by Sybil PrattOctober 2012
Dining with David
David Venable is referred to as QVC’s “resident foodie,” but I think he should really be called their “comfort foodie.” On his cooking show, David whips up recipes that “warm your heart, stir your soul, and happily fill your stomach”—in other words, great comfort food. Now, he’s collected 150 of his down-home, downright delicious dishes in his debut cookbook, In the Kitchen with David. A warm, chatty home cook, schooled by his mother and grandmothers, David puts comfort in every course and category from appetizing starters to delicious desserts, along with helpful, time-saving tidbits and easy ideas for variations and substitutions. That so many of these recipes are familiar only adds to the appeal, and it’s so comforting to have them all together. If you crave homemade Chicken Noodle Soup, authentic Hush Puppies, Smothered Pork Chops, Barbecued Beef Brisket or Bananas Foster Bread Pudding, you only need to look in one book.
DOLLARS AND COOKING SENSE
“When the going gets tough, the tough go shopping”: Though I’m not sure who first coined those words of wisdom, they probably didn’t have Melissa d’Arabian in mind, nor our current economic woes. Melissa, the attractive host of the Food Network’s popular “Ten Dollar Dinners,” doesn’t look tough but she’s taken a tough, practical stand on savvy shopping for delicious, $10 dinners for four. She’s gathered all her spending-with-a-purpose strategies for supermarket shopping (smart splurges included), tips for stretching expensive ingredients, budget entertaining and pantry management, as well as 140 tantalizing recipes in her first cookbook, Ten Dollar Dinners. Every recipe is marked with a scale that lets you know whether a dish is cheap, pricey or in between. Then you can mix and match, pairing inexpensive Crispy Kale Chips, Tomatoes Provençal and Lemon-Ginger Pudding with more costly Pot Roast Carbonade for an elegant dinner. Go for it—serve super suppers while you save big time.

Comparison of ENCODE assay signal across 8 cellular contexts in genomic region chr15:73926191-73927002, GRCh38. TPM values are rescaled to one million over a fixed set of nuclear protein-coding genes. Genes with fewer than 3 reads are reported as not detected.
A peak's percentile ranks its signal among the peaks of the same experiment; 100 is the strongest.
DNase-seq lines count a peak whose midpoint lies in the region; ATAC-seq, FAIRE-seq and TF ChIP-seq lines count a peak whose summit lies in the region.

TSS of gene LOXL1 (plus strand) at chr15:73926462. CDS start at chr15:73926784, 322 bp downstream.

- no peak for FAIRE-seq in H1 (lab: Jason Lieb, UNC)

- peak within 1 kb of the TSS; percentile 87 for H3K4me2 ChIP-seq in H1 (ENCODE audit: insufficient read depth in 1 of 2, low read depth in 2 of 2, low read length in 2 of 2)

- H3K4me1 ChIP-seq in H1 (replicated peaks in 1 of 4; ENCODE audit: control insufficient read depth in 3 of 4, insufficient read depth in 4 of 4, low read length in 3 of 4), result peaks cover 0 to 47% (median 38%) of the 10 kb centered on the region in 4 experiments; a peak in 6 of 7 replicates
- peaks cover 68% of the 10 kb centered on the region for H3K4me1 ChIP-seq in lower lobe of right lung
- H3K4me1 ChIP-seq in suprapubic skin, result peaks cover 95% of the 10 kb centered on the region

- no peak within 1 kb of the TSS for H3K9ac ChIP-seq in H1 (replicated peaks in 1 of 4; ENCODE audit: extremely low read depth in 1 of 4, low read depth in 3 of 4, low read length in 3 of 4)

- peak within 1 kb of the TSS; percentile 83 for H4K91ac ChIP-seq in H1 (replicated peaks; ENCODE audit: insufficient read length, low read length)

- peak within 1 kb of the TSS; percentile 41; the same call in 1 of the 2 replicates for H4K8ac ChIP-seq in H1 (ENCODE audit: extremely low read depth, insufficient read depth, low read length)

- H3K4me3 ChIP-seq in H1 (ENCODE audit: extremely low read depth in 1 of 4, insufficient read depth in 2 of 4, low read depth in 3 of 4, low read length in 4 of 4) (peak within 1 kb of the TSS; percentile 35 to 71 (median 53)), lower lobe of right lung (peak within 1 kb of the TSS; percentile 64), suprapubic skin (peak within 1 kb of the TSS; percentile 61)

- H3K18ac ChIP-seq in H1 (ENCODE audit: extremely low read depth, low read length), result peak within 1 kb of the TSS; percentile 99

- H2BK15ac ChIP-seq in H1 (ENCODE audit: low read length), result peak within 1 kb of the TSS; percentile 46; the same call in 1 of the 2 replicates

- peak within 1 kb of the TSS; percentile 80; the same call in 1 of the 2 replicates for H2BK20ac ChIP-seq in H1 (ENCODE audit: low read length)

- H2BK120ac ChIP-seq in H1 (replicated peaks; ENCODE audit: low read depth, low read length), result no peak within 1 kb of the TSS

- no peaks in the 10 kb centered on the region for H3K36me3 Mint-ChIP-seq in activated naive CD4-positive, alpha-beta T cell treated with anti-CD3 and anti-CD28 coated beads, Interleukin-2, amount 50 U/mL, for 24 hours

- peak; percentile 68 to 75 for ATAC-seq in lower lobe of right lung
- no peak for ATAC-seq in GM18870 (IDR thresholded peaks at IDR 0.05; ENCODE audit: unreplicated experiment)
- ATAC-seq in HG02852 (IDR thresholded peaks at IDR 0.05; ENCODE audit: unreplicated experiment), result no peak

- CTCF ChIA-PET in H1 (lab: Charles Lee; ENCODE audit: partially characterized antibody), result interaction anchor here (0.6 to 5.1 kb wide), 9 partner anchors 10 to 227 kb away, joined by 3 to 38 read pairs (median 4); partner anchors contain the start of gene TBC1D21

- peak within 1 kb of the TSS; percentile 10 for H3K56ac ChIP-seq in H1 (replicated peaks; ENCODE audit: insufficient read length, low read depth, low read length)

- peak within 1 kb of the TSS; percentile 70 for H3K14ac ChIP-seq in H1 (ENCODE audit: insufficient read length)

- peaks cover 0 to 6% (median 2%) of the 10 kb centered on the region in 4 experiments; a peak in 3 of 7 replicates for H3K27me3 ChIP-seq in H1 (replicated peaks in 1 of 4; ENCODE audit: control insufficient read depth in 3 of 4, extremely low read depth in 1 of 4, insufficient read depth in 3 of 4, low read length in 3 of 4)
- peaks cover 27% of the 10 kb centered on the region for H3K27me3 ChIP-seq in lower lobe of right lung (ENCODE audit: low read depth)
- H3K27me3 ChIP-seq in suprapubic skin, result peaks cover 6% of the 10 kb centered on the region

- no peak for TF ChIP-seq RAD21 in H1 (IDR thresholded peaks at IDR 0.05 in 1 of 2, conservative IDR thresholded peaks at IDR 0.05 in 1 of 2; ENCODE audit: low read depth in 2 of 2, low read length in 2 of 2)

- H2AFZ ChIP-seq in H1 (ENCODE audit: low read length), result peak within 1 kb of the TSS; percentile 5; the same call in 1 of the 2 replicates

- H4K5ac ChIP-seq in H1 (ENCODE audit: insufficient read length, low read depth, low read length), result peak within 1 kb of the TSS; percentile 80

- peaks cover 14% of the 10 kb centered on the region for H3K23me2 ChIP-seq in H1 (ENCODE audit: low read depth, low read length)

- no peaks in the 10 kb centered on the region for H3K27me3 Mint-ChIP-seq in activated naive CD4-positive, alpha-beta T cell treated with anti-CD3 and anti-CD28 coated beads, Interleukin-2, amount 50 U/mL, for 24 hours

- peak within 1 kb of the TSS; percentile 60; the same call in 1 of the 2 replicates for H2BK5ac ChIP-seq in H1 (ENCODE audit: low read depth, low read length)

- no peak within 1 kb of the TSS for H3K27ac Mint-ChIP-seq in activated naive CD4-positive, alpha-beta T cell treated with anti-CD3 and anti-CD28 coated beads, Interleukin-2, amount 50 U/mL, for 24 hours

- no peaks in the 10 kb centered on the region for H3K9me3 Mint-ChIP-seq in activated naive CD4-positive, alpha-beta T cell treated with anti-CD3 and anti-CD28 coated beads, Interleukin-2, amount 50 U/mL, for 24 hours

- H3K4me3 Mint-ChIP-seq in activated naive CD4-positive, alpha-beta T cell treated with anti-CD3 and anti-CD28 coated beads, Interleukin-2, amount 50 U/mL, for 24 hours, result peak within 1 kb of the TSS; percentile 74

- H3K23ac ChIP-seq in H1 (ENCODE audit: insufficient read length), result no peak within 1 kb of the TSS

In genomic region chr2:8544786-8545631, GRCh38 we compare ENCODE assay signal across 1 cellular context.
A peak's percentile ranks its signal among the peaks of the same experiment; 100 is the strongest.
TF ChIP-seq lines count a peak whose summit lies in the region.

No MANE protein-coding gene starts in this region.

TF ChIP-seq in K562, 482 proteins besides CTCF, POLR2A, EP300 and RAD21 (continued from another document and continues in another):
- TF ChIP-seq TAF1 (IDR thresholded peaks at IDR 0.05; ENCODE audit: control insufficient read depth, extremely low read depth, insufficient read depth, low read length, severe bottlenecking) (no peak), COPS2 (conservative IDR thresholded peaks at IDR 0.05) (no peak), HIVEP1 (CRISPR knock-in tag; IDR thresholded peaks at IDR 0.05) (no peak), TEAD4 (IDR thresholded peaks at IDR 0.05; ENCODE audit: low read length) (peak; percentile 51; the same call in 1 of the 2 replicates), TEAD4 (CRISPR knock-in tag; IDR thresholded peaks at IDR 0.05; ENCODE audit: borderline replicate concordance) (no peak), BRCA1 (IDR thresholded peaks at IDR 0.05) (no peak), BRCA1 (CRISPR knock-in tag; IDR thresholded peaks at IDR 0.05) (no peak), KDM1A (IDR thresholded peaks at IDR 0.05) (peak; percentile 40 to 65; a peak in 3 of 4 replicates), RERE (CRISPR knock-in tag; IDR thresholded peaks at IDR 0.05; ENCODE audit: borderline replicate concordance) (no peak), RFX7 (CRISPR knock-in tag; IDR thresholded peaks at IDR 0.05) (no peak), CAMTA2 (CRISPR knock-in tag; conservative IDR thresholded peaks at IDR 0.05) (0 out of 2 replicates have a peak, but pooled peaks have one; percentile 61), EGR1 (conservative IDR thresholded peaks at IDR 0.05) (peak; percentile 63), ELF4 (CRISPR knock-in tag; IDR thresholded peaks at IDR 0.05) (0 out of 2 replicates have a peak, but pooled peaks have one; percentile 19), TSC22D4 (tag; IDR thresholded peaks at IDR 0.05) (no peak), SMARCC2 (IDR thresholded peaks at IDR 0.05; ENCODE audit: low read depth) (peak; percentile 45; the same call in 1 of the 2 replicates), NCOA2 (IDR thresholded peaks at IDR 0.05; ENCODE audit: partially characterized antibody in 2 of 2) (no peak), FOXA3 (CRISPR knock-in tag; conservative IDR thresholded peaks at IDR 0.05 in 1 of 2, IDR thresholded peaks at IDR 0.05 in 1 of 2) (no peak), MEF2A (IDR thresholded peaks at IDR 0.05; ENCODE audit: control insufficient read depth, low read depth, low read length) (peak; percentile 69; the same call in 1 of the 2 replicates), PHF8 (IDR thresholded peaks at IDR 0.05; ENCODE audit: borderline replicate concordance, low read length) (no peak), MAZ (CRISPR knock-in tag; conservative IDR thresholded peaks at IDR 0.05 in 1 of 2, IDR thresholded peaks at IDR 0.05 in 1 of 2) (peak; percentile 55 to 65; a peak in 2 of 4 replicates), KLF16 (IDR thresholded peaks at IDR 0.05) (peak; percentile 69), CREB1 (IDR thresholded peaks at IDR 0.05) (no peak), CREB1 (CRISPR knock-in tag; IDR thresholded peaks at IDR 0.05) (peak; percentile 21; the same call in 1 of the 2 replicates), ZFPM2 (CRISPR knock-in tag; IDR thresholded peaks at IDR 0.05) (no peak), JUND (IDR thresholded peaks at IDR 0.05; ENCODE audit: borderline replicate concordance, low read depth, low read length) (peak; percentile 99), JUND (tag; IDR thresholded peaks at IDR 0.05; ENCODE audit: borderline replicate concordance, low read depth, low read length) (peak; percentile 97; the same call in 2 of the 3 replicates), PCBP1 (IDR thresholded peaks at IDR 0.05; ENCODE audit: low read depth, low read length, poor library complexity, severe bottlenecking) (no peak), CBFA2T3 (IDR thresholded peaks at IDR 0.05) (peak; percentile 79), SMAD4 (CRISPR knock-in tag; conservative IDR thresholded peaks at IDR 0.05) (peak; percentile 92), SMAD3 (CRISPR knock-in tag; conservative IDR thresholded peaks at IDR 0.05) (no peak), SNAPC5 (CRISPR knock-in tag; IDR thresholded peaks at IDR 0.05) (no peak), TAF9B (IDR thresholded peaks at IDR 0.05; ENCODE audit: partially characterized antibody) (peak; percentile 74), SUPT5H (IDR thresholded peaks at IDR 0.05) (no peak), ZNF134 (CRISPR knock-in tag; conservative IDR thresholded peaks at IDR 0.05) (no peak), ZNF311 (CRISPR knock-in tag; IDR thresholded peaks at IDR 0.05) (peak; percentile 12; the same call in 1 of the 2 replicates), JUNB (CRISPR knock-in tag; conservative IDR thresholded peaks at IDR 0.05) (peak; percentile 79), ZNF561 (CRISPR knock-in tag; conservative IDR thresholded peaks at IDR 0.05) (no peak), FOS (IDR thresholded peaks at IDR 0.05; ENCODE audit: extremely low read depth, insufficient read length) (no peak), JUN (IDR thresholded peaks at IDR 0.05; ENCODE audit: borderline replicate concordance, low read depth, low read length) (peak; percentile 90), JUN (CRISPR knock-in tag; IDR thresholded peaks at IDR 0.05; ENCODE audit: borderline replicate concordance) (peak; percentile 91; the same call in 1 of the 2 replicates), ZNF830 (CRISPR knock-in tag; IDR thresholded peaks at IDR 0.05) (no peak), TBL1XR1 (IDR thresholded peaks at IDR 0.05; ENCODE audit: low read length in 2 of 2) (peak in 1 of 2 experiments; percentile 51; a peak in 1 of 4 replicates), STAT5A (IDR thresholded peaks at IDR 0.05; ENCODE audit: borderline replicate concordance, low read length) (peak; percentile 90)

TOP PICK IN COOKBOOKS
It was love at first bite—with my first taste of Silver Queen Corn Pudding I knew Alex Hitz was a brilliant cook and knew I had to try everything in My Beverly Hills Kitchen. There are endless Southern cookbooks, but few really stand out. This one does. It’s Southern food on Alex’s terms, revived, revamped and revved up, grand old plantation recipes (plus a few newer creations) prepared to foodie-pleasing, haute cuisine specs. Charming and wonderfully opinionated, Alex supplies expert directions and expert advice on entertaining. Brought up in Atlanta, trained at Le Cordon Bleu, tested by the realities of restaurant cooking and now purveyor of prepared gourmet food, he takes us from Gruyère-laced Crab Tarts (no crab cakes here), lavish Millionaire’s Macaroni and Cheese and biscuit-crusted Chicken Pot Pie to Dorothy’s ambrosial Coconut Cake. Just promise to make the Corn Pudding first!